Nib pens are pretty cool and provide greater versatility in terms of line weight compared to standard ink pens, but a steady hand works to your advantage more. If you're looking to get one anyway, I suggest starting off with the Tachikawa School-G pen. It has the standard nib you normally see in nib pens, but it has the design and feel of your standard ink pen, and has refillable cartridges. Warning: you need to use this pen frequently, as the ink idries fast and can't be used any more if you haven't used it for a considerable amount of time. I learned this the hard way.​

Once you're confident about nib pens, you can buy a pen holder and some nibs to start off. I personally like G-nibs, as they're more flexible than Maru, Spoon or School nibs. Some Western pen nibs are great too -- the Brause rose pen nibs especially are awesome, because it's a LOT more flexible than Japanese nibs. Granted they're made for calligraphy, but they're pretty good for drawing too. I love them. As for pen holders, you might want to start with a holder that isn't too long or too short. Tachikawa makes some solid, medium-sized pen holders. If you're buying from your local art store, make sure you ask if you can test them to make sure the nib is compatible with its holder. (I personally like Tachikawa because it's super versatile for drawing pen nibs)​


Whether you use brushes or nib pens, you can't go wrong with a good quality ink. Artist grade inks can get pretty pricey, but they're a good investment if you're looking to work with ink more often (trust me they're better with filling large areas in black than markers). I like using Winsor and Newton inks as they're rich in color and are also workable with markers. Kuretake Zig Cartoonist black ink is also good too -- AND it's waterproof (you'll have to wait for it to dry first if you want the waterproofing to work!). There's tons of colors available, so experiment with them if you like! I personally love messing around with gold and silver ink.​

If using brushes, make sure you wash them thoroughly after use -- when they dry up, the ink clogs the brush hairs and make it hard to work with. You could probably get a brush cleaner for it. Or if you're someone like me that doesn't really have that option at hand and don't know where to find them, you can probably use an alcoholic facial toner or non-washing facial cleanser to clean your brushes. ​


I have one simple rule when it comes to paper: the heavier the methods you're using for your work (like heavy inking with a LOT of black, or heavy marker work), the heavier your paper weight should be. 80gsm is fine for light work, sketching and doodling -- if you're considering also inking, get paper that's at least 120gsm. Printer/cartridge paper takes ink just fine (I mean, it IS called printer paper for a reason), but awful when it comes to watercolor work (trust me, I've tried). Watercolor work looks best with heavy-grade watercolor paper -- brands like Canson and Strathmore are reliable and aren't too expensive (for Malaysians like me, Arto is the budget watercolor paper).  ​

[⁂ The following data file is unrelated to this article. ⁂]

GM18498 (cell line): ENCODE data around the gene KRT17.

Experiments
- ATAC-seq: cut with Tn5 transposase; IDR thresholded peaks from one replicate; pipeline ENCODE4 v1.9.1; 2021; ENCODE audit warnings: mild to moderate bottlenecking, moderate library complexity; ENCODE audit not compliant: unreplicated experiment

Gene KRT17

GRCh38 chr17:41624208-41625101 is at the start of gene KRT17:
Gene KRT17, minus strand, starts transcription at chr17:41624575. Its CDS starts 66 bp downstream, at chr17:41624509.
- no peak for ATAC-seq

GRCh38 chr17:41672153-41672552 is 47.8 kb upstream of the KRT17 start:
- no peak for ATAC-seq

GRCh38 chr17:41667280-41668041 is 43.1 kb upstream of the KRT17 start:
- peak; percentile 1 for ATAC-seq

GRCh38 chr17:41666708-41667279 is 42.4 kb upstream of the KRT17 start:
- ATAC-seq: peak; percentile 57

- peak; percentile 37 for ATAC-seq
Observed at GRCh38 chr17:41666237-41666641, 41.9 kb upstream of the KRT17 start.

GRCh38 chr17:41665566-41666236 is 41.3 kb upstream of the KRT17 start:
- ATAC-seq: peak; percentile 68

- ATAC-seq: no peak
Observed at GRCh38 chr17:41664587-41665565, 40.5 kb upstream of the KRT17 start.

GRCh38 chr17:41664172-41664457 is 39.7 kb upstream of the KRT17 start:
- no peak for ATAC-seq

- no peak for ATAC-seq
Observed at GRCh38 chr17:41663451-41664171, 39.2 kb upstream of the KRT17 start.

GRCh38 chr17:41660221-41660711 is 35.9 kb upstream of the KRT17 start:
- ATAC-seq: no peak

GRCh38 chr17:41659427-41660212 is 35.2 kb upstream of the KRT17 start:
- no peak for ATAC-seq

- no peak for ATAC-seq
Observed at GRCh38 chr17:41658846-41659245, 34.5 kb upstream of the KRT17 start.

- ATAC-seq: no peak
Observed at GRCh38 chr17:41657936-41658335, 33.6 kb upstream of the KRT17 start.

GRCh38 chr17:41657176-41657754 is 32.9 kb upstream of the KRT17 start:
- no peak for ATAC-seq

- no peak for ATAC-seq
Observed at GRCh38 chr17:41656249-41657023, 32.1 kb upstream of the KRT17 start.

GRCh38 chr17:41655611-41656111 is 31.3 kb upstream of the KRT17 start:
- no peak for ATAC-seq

As for sketchbooks, you can't go wrong with having 2: one a good old sketchbook you can get at your local stationery store, and another that's at least 120gsm and made with drawing paper -- these kinds of sketchbooks can take anything from sketches to light-to-medium ink/watercolor work. The more pages and the heavier the grade, the more expensive -- but it's an investment well worth the money. I can't recommend any because sketchbook selection is pretty subjective; take whatever suits your needs! Alternatively, you can make one yourself! The video below is one of MANY tutorials on making your own sketch books:​



I honestly only have one brand I really like: Sakura Koi coloring brush pens. They're water-soluble to a degree since they're water-based and not alcohol-based like copics, so you can pretty much use them like watercolors! The colorless blender is a DREAM. There's also Tombow pens that work the same way too! They work best if you use heavy, uncoated paper (they're nice with printer paper but work on it too heavily and they leave nasty pilling that's hard to get rid of -- you know how paper tends to leave these nasty little bits when you work with too much water or ink? THAT's pilling. And it can get frustrating to work with). ​

I'll add more in the near future when I can think of more!​
I also want to add: if you want to use Photoshop legally, but can't pay 19.99/mo for it, but can spare 10 bucks a month, I suggest getting the Photography plan. The photography plan includes Lightroom CC (great if you do photography on the side) and 20GB of cloud storage, AND Photoshop CC -- the full app too, with no limit on its features -- for 9.99/mo. If that's money you don't mind investing on Photoshop, then it's well worth getting. If you're an artist with a tablet, Photoshop CC now has the full collection of Kyle T. Webster's brush packs, many of which actually mimics traditional tools perfectly. Yes I know I'm biased because I like Photoshop & its versatility... but you gotta admit getting all of these for 10 bucks a month is a boon.
I return again after a million years to add some cool resources for graphic designers!

VECTORS is a great place to get free vectors! I use this to get resources for my nonprofit designs ALL the time these days and I'm not ashamed of it. Each time you download one you'll be asked to include credit somewhere, of course, but otherwise download is free and the stuff in there are impressive and professional looking!


I've just discovered the beauty that are and If shutterstock seems impossible for you to use, these two sites are you best bet for getting royalty-free images that you can use for both personal and commercial projects. Unsplash's aesthetic leans more towards the stuff you'd see on Instagram or Tumblr, but both sites provide high quality, stunning images that you can use for graphics or even as phone or desktop wallpapers! Both these sites will suggest that you credit the creators of the photos you use, though it is not compulsory.